Nostradamus famously predicted that the world would end in 1999, although he was wrong, of course. That year, human civilisation was left relatively unshaken, despite the release of Will Smith’s “Willennium” and The Phantom Menace. In actuality, the world is going to end this month, and we, of course, know this for certain because director Roland Emmerich says it will.
“SCIENCE HAS CONFIRMED IT” insisted the trailer for Emmerich ‘s movie 2012 (2009), which tells the prophetic tale of Earth’s gruesome destruction, caused by neutrinos that mutate and cook our planet’s core.
This isn’t merely fiction either; this is real science that has been confirmed by John Cusack in a film. Our doom really is imminent. All we can do now is watch films that might somehow prepare us for life in a dismal wasteland—if any of us are indeed fortunate enough to survive global annihilation.
We can learn a lot from films like the post-apocalyptic masterpiece Zardoz (1974), which warns that “gun is good” and “penis is evil”, while Sean Connery frolics around in a tiny speedo shooting things, proving as much.
We can learn from I Am Legend (2007), in which Will Smith plays a virologist who is immune to a virus that was originally created to cure cancer. Defending himself against the rabid sufferers who have been affected by the epidemic, in one harrowing scene we watch as the aforementioned “Willennium” singer is forced to kill his beloved dog after it becomes infected with the virus.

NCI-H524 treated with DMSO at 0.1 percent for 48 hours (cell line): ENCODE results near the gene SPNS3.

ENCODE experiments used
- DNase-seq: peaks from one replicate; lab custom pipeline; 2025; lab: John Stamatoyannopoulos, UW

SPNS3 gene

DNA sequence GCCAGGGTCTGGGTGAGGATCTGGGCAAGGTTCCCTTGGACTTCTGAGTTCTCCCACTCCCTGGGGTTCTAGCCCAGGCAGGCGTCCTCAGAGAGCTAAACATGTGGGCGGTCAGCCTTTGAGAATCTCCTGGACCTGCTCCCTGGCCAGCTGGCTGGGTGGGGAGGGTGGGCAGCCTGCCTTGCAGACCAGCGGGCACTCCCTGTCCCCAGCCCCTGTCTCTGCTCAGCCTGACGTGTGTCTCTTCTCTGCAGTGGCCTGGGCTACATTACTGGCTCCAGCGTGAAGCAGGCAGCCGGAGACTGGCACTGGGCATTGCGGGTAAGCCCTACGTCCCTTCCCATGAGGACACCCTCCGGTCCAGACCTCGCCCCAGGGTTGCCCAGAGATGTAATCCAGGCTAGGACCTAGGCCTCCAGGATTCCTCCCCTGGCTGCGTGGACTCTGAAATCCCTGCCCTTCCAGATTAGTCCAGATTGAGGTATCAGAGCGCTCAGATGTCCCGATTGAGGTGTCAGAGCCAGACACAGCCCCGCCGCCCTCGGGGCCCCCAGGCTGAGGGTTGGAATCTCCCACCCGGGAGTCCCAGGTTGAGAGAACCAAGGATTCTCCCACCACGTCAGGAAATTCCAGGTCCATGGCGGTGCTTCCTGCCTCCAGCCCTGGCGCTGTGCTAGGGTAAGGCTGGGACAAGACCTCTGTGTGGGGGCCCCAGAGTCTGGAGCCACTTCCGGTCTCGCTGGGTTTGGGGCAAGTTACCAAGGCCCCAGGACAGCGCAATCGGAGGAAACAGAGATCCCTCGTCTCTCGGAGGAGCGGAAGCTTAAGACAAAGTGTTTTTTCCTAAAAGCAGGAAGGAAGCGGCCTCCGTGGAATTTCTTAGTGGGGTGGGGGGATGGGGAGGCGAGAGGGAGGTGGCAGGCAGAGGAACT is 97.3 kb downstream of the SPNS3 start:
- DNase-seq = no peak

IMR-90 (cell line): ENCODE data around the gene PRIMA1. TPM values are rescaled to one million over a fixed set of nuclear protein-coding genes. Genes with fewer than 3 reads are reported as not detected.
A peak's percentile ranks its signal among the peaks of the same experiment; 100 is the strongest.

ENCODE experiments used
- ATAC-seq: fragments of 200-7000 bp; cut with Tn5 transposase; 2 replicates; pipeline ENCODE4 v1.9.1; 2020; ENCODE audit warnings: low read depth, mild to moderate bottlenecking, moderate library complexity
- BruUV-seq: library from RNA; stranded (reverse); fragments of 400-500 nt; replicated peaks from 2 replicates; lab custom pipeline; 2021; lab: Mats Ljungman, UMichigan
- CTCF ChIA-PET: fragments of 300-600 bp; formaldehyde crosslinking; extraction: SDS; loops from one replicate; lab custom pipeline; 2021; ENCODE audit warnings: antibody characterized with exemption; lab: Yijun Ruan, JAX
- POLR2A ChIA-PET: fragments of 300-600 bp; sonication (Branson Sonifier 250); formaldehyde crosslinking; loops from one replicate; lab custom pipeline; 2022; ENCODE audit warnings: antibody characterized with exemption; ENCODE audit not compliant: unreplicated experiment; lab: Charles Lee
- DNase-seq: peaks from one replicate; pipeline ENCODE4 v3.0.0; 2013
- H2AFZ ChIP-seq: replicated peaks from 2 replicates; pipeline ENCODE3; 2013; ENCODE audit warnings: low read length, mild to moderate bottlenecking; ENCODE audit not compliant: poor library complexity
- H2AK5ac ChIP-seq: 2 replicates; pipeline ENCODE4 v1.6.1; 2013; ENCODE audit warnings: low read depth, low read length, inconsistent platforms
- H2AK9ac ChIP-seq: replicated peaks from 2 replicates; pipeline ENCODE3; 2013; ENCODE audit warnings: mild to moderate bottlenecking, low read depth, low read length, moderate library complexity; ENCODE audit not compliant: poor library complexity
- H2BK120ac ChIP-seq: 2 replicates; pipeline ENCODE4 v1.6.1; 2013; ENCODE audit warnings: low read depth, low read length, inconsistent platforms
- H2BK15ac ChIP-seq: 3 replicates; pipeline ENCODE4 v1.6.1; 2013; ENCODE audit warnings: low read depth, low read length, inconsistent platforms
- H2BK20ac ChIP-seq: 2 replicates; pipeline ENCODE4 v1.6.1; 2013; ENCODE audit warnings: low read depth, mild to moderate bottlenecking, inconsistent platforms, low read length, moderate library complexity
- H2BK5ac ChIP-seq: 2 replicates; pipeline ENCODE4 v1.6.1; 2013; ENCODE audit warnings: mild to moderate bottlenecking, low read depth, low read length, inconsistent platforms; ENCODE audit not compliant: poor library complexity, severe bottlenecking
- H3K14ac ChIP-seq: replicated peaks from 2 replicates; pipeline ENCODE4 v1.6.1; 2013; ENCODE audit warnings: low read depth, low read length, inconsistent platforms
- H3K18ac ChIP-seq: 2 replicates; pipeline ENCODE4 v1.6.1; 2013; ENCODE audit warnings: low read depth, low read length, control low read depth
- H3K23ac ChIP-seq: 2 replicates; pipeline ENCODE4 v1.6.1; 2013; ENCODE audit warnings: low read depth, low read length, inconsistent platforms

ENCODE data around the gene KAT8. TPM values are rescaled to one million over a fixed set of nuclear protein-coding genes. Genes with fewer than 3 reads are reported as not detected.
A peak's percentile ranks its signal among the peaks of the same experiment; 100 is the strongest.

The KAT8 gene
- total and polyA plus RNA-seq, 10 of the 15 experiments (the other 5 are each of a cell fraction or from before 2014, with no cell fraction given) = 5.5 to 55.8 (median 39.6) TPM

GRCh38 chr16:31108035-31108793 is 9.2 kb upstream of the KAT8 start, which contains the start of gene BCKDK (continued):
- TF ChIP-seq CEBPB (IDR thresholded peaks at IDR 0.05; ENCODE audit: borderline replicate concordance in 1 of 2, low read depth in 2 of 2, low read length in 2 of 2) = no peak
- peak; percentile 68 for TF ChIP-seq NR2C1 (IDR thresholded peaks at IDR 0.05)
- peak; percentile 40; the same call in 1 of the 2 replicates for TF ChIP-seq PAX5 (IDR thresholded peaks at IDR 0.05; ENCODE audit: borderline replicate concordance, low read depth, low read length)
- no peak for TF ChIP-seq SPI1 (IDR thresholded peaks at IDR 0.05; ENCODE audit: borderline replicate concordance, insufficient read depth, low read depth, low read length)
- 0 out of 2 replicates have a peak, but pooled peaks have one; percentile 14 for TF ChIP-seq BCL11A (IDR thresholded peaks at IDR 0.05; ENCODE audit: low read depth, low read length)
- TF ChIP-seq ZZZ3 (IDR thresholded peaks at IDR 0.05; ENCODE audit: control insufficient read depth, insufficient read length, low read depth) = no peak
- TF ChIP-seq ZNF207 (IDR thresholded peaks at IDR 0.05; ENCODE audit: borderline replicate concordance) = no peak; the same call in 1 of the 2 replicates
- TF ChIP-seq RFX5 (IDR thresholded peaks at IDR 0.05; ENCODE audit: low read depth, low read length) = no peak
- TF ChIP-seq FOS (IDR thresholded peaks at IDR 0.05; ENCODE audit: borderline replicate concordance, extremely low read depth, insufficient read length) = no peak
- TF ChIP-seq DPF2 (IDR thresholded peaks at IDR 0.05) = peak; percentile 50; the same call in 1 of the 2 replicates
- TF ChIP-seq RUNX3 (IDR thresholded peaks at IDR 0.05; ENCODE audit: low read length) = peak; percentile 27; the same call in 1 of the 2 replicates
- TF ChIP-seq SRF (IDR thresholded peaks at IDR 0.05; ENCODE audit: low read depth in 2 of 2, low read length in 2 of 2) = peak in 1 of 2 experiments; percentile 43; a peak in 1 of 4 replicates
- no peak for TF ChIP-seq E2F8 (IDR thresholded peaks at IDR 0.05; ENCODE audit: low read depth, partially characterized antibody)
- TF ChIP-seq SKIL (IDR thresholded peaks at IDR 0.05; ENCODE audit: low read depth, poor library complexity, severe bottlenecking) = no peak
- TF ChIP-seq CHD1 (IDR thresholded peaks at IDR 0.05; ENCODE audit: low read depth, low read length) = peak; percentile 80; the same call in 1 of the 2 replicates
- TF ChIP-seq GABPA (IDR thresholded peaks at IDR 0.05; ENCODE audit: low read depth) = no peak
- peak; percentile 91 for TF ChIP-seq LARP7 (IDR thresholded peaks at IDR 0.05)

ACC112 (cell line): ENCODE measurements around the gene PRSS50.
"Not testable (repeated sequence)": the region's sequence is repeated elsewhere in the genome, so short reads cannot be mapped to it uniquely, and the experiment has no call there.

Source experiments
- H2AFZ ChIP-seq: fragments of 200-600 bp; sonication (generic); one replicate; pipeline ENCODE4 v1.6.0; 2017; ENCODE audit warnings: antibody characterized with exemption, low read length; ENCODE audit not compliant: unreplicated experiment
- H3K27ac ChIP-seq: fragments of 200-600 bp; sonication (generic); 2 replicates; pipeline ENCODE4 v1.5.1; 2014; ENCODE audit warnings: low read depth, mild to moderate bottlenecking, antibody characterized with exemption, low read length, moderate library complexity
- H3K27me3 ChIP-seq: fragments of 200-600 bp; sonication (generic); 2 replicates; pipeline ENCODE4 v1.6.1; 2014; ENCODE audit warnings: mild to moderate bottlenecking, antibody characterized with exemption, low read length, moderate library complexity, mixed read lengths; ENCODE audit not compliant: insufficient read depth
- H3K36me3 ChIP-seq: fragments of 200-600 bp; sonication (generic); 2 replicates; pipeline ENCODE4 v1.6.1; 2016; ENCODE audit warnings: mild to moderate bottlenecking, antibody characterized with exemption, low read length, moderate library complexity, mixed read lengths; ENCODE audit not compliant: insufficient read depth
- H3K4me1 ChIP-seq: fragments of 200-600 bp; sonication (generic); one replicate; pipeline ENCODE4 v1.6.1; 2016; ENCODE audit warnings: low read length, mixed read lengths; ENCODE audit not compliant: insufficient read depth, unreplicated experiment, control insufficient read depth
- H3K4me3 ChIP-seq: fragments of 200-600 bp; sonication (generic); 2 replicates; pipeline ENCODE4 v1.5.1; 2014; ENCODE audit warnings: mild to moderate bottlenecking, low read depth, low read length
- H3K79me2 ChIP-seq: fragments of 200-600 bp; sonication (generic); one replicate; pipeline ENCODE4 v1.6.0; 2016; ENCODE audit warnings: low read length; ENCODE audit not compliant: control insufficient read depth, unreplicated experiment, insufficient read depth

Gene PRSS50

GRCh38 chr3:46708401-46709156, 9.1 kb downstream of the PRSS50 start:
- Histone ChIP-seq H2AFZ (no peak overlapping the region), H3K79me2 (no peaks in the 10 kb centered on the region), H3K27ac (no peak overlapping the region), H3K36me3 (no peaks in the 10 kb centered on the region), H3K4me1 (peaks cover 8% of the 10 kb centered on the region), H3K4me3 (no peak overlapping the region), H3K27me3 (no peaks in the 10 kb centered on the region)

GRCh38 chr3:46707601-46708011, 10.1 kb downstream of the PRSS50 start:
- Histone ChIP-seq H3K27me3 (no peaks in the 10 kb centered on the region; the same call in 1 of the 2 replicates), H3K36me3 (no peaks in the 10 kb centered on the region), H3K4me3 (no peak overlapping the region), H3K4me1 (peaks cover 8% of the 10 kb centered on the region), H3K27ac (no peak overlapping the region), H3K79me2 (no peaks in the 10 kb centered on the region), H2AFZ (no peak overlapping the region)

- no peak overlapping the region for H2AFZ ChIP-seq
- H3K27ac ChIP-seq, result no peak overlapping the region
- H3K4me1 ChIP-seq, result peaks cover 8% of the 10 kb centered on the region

To avoid such a tragedy, be sure to construct your own robotic friends instead, like Freeman Lowell did in Silent Running (1972). Alone in space, he kept his sanity by building his own companions out of metal, in turn inspiring Pixar’s WALL-E (2008) and the brilliant US comedy series Mystery Science Theatre 3000.
Company is all well and good, of course, but we’ll also need plenty of mental stimulation—so best steer clear of 2012. On the contrary, Mike Judd’s comedy Idiocracy (2006) teaches us the dangers of advertising, commercialism and cultural anti-intellectualism. And much like the present, the dystopian future in Idiocracy champions stupidity over intelligence: a Gatorade-type drink has replaced water (it contains “electrolytes”!), Starbucks now serve handjobs and the most popular show on television is the all too familiar “Ow My Balls”.
The fictional series is worlds away from Chris Marker’s La Jetée (1962), an excellent featurette constructed almost entirely from still photos (none of which feature any testicular trauma, sadly). It tells the story of a post-nuclear war experiment in time travel and was the primary inspiration for 12 Monkeys (1995).
Of course, if all goes awry and none of us survive the fate Roland Emmerich has forced on us, it’s time to accept matters and watch Seeking a Friend for the End of the World (2012). In it, Steve Carell and Keira Knightley end up forming a close relationship as they await their cruel and certain fate.
Still, not to worry. Who knows? Perhaps death won’t be so bad. Michael Bay’s rumoured to be producing his own film on the 2012 phenomenon, scheduled for release in 2014, and thus somewhat missing the point I feel. But on the bright side, if the world does end this month, at least we won’t live to see its release.